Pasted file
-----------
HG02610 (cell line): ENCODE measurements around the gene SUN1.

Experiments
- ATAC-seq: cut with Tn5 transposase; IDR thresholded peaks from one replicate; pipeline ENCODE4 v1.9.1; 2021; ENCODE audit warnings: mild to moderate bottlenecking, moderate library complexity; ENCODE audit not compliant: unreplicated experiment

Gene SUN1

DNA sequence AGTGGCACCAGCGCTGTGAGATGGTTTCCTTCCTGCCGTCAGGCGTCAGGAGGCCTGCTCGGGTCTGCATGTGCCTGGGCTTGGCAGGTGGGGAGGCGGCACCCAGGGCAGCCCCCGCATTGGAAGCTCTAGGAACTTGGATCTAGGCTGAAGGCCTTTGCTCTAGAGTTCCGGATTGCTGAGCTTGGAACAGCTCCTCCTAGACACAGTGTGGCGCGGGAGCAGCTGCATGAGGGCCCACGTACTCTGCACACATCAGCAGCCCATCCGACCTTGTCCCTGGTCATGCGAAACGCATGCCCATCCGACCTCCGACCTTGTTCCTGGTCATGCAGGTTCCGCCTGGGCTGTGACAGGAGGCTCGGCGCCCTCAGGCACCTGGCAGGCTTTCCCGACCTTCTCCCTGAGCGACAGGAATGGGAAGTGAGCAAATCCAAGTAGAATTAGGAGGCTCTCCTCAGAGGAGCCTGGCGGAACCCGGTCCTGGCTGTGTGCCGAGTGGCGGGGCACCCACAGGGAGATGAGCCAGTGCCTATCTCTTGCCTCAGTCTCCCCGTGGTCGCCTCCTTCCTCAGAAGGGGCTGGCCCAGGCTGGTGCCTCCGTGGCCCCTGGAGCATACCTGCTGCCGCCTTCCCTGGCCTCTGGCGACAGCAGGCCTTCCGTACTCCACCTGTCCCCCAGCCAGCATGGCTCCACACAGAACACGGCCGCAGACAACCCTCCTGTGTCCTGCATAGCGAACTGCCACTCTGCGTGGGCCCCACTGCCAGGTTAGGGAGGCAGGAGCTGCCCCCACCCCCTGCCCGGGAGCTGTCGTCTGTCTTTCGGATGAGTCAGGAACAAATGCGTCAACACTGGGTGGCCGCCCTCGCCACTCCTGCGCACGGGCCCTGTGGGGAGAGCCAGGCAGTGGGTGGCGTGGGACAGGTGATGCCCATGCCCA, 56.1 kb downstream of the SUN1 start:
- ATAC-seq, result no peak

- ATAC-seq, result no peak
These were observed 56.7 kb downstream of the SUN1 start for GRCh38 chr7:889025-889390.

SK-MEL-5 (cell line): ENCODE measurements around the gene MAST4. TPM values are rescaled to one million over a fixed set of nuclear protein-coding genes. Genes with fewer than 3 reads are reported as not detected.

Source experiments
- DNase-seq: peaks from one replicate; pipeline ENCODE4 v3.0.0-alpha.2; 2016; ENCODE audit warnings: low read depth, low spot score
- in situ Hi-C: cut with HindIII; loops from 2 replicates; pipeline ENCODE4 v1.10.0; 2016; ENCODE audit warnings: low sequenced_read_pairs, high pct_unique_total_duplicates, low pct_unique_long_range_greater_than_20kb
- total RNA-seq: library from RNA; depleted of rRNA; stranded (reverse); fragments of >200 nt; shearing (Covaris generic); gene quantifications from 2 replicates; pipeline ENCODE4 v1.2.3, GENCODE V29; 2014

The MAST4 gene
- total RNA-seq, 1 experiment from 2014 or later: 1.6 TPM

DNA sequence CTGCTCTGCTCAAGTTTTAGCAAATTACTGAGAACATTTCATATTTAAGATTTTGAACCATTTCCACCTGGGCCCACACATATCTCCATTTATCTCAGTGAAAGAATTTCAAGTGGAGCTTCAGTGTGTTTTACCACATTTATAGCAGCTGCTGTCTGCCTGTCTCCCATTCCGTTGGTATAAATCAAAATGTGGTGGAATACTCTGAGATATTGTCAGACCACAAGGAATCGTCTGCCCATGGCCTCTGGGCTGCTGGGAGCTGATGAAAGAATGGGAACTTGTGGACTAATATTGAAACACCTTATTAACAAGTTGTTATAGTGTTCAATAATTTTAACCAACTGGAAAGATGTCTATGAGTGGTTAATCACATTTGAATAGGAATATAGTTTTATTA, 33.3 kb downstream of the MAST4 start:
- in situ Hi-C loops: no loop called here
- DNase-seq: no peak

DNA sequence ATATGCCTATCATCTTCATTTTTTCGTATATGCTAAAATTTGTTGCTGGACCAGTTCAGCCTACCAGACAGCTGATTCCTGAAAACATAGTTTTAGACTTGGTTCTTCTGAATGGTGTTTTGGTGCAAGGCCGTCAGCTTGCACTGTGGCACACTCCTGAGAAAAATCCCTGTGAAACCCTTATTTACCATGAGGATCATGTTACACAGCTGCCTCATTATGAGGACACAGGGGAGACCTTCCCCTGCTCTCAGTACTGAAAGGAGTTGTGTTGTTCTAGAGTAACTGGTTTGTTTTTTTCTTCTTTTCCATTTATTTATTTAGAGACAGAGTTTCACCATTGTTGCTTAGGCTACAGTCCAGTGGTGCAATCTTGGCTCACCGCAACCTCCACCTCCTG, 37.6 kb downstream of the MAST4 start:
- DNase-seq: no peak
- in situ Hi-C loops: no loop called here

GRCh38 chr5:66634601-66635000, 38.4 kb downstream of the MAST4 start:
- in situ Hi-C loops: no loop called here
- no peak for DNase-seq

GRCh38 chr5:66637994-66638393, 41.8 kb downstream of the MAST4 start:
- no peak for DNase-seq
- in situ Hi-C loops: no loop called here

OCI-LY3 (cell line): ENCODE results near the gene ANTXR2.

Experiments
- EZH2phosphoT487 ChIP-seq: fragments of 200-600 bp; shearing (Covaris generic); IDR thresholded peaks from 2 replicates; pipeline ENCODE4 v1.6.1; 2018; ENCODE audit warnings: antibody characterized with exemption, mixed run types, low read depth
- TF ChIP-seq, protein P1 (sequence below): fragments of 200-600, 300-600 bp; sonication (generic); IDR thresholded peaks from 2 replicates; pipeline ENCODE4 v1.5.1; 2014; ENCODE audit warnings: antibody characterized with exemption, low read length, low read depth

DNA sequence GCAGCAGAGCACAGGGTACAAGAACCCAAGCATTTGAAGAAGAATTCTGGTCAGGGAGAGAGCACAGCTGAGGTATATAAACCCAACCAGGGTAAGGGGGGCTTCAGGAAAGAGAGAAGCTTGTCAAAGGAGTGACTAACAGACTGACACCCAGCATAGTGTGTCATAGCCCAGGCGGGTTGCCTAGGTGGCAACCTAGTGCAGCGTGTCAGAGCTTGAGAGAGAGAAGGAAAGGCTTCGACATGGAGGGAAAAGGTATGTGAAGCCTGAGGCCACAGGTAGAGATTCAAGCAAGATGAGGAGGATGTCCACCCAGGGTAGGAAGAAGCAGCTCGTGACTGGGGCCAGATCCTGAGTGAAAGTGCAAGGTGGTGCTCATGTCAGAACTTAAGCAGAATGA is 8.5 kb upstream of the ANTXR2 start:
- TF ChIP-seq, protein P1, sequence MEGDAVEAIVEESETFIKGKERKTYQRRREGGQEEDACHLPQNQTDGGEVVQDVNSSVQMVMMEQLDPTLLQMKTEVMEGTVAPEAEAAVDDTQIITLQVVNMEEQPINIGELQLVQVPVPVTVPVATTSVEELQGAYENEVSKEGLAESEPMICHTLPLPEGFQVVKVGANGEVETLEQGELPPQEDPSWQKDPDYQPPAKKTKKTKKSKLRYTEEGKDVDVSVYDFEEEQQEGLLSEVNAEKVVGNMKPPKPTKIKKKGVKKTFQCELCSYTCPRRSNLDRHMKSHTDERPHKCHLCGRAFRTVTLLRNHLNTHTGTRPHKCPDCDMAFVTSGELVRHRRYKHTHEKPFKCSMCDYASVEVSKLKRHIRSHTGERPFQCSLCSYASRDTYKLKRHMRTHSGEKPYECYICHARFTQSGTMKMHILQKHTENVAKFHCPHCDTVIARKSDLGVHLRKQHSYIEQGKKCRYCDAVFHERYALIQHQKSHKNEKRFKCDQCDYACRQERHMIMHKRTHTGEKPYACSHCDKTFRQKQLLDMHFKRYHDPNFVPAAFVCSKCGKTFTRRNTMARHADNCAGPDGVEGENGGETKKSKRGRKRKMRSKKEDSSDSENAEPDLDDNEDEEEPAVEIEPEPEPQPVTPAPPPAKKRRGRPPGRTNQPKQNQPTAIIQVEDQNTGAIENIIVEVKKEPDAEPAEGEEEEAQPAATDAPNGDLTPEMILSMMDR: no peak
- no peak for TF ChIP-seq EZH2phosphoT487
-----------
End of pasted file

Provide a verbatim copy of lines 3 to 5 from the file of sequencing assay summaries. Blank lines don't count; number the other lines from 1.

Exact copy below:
- ATAC-seq: cut with Tn5 transposase; IDR thresholded peaks from one replicate; pipeline ENCODE4 v1.9.1; 2021; ENCODE audit warnings: mild to moderate bottlenecking, moderate library complexity; ENCODE audit not compliant: unreplicated experiment

Gene SUN1

DNA sequence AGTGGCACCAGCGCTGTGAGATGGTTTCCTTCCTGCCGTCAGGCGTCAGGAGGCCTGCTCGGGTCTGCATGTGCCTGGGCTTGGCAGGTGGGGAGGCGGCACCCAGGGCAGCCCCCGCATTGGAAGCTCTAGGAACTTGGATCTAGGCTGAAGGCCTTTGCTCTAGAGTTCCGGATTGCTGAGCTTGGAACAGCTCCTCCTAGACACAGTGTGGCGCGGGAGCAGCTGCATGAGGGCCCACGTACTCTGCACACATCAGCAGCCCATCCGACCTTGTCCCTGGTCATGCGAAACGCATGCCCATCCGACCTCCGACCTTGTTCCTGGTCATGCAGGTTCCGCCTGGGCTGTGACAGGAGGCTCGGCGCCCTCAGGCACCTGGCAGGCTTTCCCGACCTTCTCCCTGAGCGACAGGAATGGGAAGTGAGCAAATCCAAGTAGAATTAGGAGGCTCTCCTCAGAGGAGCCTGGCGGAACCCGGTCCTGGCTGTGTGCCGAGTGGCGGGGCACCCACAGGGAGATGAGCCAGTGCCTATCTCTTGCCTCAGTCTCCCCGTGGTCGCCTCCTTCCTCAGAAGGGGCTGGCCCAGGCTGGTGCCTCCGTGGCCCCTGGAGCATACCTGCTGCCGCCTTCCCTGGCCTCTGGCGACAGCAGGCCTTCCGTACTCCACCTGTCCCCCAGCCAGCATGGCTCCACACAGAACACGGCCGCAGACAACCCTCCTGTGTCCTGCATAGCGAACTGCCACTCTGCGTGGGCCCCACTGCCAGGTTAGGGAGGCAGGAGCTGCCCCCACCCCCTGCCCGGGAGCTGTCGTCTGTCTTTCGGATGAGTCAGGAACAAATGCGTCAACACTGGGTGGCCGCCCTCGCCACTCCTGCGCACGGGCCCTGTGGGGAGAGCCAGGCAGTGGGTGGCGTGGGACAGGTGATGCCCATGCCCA, 56.1 kb downstream of the SUN1 start: